toyboxdx toy blog brog: is graceful art of daily expressing japanese toy
July 31, 2011
July 30, 2011
July 29, 2011
July 28, 2011
Robotchi Family (mini vinyl set) – Poem – 1982
July 25, 2011
As usual, I have to start at the beginning…
Most of the heads I roll with sorta know me as the local go-to guy for Godzilla trivia. No, not for any impressive honors or accolades I’ve earned…hell, I’m hardly the foremost expert in tokusatsu (though I certainly like to think I know my shit!). I sure love that scaly bastard and I ain’t shy about it, but I like to think I’m down with ALL daikaiju–the myriad giant monsters that fascinated me every Saturday morning on Creature Double Feature.
But what made CDF an extra-special experience for me was that it was one of the few times during the week my father and I would regularly spend together. He was a bit of a hard scifi nut, so it wasn’t much of a stretch for him to get down with the old-timey American scifi and various tokusatsu featured on the program.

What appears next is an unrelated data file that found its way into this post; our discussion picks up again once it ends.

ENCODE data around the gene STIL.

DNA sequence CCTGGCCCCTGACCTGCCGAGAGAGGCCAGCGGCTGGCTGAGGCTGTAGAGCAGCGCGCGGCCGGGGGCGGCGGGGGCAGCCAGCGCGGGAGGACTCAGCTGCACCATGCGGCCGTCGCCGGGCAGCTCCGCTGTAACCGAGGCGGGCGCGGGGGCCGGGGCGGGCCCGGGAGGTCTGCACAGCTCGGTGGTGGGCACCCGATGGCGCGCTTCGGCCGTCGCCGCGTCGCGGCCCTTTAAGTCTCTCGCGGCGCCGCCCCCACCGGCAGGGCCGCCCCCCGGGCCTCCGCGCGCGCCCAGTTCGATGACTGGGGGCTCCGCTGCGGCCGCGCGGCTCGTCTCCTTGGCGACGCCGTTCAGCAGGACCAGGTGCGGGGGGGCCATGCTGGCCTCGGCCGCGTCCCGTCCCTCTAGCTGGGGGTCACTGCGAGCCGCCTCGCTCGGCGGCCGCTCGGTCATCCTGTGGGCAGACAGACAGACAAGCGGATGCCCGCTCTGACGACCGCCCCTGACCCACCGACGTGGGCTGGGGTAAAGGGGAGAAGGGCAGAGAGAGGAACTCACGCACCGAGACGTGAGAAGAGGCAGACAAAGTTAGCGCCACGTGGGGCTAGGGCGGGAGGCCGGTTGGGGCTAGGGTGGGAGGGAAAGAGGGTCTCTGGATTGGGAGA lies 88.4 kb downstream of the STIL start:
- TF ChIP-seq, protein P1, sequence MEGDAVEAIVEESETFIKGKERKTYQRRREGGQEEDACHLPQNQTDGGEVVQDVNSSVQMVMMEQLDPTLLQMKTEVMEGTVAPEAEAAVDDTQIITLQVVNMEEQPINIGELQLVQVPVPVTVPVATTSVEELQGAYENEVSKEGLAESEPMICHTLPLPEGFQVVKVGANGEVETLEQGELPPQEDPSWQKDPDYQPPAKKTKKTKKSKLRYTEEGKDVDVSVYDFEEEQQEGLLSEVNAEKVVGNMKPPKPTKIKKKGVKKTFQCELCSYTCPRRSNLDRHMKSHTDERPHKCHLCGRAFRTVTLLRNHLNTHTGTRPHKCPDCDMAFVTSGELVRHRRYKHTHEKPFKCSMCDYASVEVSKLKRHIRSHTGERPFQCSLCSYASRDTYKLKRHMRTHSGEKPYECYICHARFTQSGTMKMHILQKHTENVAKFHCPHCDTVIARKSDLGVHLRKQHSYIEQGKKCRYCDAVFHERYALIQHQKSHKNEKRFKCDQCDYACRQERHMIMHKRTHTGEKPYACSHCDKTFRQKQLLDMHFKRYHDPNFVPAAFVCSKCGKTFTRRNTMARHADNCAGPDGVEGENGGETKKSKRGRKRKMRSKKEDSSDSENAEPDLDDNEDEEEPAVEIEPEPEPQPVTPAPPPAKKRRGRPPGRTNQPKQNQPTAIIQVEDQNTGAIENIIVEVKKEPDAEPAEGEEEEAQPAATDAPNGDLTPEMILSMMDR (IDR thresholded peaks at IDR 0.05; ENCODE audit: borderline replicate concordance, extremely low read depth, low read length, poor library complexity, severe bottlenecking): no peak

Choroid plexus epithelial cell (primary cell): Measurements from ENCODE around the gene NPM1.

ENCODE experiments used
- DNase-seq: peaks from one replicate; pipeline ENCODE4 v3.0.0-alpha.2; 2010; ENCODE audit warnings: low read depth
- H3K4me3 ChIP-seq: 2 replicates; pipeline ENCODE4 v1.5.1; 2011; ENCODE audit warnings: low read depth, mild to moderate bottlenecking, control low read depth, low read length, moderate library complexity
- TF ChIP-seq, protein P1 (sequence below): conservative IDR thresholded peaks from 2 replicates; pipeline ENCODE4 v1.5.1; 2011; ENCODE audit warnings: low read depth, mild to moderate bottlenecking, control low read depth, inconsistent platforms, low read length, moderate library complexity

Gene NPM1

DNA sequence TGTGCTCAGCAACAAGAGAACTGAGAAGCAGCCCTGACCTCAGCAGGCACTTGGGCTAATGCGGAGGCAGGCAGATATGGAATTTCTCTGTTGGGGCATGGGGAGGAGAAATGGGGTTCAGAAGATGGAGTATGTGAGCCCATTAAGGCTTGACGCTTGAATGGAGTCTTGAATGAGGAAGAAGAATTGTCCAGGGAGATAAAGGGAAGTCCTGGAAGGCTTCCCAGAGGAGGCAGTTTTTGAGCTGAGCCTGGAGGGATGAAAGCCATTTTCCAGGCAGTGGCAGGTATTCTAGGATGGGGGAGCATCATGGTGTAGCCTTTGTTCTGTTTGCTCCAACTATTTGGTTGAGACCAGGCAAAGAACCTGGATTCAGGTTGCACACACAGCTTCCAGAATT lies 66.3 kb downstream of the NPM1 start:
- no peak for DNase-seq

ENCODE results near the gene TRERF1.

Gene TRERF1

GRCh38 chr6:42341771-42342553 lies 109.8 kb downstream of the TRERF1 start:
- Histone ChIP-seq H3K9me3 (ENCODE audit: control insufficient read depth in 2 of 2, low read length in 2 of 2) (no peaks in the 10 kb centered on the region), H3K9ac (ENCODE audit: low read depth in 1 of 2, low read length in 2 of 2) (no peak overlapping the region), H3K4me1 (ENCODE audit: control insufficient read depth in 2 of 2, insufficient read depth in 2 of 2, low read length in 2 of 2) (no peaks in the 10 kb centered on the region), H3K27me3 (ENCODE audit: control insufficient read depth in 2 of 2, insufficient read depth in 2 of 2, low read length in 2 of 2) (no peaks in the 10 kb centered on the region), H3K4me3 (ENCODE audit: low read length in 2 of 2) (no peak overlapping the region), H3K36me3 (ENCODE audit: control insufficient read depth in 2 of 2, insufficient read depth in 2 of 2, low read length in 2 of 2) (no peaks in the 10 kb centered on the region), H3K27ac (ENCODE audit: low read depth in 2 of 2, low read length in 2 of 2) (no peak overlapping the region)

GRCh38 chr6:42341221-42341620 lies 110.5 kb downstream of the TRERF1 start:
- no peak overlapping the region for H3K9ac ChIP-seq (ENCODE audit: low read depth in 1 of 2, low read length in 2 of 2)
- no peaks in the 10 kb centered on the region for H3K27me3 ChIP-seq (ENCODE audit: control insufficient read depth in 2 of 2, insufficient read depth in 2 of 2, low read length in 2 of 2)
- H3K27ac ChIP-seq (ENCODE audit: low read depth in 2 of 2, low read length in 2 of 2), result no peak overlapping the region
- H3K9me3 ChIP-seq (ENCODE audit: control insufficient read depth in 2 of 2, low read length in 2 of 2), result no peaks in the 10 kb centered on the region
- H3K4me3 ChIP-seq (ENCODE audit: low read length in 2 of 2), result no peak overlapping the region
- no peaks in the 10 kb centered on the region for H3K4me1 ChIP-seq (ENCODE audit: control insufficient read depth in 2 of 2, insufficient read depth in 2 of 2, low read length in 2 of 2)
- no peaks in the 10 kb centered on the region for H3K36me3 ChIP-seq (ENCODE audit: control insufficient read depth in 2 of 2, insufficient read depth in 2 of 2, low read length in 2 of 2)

Anyway, there was one particular series of movies that absolutely blew my fucking mind at that tender age–a kaiju offering so unlike the often-campy Godzilla and Gamera flicks I was used to. It started with AIP’s English-dubbed Majin, The Monster of Terror…where I saw a GOD in the form of a giant stone statue come to life after several men drove a giant steel pike into its forehead. This enraged god’s subsequent rampage climaxed with him pulling the pike from his forehead…and impaling the evil warlord with it. Fuck me. I think I was five years old. This was NO Godzilla dancing a jig after beating up an ambulatory pile of shit.